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19 June 2020, 15:52
The Rugby Football Union (RFU) is reviewing England fans' use of ‘Swing Low, Sweet Chariot’, saying its links with slavery may prompt a ban.
A spokesperson for English rugby's governing body said the organisation needs to do more to “grow awareness”, saying: “We need to do more to achieve diversity.
“And we are determined to accelerate change and grow awareness. The ‘Swing Low, Sweet Chariot’ song has long been part of the culture of rugby and is sung by many who have no awareness of its origins or its sensitivities.
“We are reviewing its historical context and our role in educating fans to make informed decisions.”
The song was cheered at rugby stadiums in the 1980s, with the first well-known use of the song at an England match at Twickenham in 1987, when Martin 'Chariots' Offiah played in the Middlesex Sevens tournament.
It is thought ‘Swing Low, Sweet Chariot’ was written in the mid-19th century by Wallace Willis, who was a slave.
Former rugby player Martin welcomed the RFU review, but does not want the song banned, telling Radio 5 live: “The song is not really what the issue is here - the issue is about diversity and inclusion.
“I think this is the first step as we progress towards change. It's definitely an emotional piece of music, very emotive, it stirs up feelings and that's probably something to do with its history.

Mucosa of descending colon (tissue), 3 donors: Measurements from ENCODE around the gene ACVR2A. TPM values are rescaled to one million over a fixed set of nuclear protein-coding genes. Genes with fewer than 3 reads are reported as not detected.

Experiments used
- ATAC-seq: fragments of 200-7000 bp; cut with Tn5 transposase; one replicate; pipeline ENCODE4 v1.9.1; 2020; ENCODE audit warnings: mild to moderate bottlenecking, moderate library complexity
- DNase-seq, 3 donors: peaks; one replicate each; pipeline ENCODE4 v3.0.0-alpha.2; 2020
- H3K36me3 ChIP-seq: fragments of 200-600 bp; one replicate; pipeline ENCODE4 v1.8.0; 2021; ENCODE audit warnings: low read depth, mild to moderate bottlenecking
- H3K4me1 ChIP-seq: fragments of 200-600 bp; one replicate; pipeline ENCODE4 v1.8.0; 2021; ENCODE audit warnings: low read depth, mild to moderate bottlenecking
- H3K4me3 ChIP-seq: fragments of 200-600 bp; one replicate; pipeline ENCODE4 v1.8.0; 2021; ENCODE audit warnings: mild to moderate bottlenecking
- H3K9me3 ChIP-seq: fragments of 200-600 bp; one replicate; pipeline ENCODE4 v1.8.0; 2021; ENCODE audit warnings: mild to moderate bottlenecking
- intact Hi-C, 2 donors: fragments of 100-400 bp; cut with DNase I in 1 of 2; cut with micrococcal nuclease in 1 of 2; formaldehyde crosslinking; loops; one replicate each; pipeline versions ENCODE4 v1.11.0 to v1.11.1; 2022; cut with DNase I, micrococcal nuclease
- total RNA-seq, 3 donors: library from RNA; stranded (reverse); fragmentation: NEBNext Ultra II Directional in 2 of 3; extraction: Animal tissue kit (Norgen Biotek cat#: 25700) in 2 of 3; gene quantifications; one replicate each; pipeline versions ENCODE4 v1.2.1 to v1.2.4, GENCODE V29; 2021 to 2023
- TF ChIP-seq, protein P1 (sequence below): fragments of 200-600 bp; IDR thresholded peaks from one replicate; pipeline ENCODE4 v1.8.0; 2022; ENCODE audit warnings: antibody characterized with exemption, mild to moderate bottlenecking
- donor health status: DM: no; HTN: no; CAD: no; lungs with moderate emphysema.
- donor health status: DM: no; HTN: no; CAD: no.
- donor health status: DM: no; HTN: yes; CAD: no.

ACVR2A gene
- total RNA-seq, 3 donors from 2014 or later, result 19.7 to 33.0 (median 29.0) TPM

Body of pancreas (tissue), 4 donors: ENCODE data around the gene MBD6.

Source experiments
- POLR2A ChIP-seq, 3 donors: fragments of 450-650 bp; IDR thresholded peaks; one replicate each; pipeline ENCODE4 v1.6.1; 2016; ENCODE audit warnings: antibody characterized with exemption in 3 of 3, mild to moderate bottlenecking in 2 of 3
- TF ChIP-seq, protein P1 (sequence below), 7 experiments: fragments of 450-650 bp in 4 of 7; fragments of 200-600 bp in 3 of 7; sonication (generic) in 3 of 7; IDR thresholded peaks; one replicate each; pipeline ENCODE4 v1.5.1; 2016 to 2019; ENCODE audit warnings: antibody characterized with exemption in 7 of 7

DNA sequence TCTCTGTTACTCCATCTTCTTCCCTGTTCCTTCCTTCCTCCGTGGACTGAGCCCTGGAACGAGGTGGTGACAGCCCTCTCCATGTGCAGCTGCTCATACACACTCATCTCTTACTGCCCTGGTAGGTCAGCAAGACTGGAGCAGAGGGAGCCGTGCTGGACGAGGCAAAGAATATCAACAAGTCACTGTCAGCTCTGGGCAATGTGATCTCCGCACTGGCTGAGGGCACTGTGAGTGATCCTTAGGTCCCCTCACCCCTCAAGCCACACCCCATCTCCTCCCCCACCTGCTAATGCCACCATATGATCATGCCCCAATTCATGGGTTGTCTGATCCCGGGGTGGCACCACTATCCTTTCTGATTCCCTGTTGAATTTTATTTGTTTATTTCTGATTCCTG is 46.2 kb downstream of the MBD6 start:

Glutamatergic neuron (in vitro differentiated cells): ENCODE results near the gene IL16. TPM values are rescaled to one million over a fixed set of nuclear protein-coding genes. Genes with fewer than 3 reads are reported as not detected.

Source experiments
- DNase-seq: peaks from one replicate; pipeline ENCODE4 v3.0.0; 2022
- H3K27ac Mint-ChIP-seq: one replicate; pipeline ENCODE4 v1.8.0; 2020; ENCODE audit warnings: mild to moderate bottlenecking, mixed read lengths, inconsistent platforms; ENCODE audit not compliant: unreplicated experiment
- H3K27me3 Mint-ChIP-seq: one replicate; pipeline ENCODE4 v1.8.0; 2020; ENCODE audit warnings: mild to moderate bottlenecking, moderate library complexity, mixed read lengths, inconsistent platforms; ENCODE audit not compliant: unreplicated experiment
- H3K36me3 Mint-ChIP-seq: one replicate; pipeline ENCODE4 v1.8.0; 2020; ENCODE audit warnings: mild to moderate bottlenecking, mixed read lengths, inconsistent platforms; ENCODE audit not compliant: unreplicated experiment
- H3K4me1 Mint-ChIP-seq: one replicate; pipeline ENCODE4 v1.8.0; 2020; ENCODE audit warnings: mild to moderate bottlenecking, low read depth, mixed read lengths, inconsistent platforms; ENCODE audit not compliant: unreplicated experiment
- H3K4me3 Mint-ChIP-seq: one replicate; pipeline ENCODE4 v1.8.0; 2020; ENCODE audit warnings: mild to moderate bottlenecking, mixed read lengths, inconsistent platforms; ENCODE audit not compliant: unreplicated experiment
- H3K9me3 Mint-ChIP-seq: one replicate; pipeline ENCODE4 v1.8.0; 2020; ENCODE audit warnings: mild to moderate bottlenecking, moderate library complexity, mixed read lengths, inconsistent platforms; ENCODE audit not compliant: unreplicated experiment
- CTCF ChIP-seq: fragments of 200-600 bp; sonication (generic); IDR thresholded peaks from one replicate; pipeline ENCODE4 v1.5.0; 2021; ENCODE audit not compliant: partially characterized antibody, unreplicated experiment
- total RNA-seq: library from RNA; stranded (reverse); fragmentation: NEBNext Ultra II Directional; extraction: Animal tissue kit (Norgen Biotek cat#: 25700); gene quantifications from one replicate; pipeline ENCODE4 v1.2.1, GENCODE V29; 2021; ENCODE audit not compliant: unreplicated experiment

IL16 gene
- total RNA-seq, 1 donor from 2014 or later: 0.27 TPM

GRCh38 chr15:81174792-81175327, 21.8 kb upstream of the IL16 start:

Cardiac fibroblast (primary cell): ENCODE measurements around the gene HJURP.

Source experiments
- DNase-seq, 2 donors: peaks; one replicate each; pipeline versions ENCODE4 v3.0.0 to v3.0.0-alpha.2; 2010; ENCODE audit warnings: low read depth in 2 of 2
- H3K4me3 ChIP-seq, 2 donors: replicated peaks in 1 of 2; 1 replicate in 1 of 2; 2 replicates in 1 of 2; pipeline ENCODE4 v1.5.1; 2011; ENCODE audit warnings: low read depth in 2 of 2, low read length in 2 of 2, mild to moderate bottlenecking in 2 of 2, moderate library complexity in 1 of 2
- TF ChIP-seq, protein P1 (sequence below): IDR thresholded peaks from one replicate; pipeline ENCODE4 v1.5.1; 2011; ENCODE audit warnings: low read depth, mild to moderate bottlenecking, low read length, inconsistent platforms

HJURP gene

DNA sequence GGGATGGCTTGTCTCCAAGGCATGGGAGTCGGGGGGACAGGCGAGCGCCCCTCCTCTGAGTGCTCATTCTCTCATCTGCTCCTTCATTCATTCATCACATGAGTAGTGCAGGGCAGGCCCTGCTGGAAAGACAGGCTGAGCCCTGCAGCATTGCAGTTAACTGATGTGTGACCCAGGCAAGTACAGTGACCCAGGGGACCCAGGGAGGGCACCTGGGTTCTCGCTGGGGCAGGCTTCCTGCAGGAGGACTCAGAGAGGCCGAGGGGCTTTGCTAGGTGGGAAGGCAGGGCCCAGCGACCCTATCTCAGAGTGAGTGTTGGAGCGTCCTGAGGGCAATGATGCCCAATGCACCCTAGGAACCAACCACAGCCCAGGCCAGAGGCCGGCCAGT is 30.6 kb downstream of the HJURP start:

“That history is probably not that well known by a lot of people in the UK. I champion the RFU reviewing it, I wouldn't support the banning of such a song. When you do try to ban things like that it just makes the song more divisive.
“If this review leads to the RFU putting a positive spin on this song, engaging with ethnic communities, looking at the rooms where decisions are made in the RFU and addressing those issues, that's what we actually want.”
Prime Minister Boris Johnson also said the song should not be banned, adding: “Frankly I think what people need to do is focus less on the symbols of discrimination... all these issues that people are now raising to do with statues and songs and so on - I can see why they're very emotive, I understand that.
“But what I want to focus on is the substance of the issue. I certainly don't think there should be any sort of prohibition on singing.
“Nobody, as far as I'm concerned, seems to know the words. Before we start complaining about Swing Low, Sweet Chariot I'd like to know what the rest of the words are.”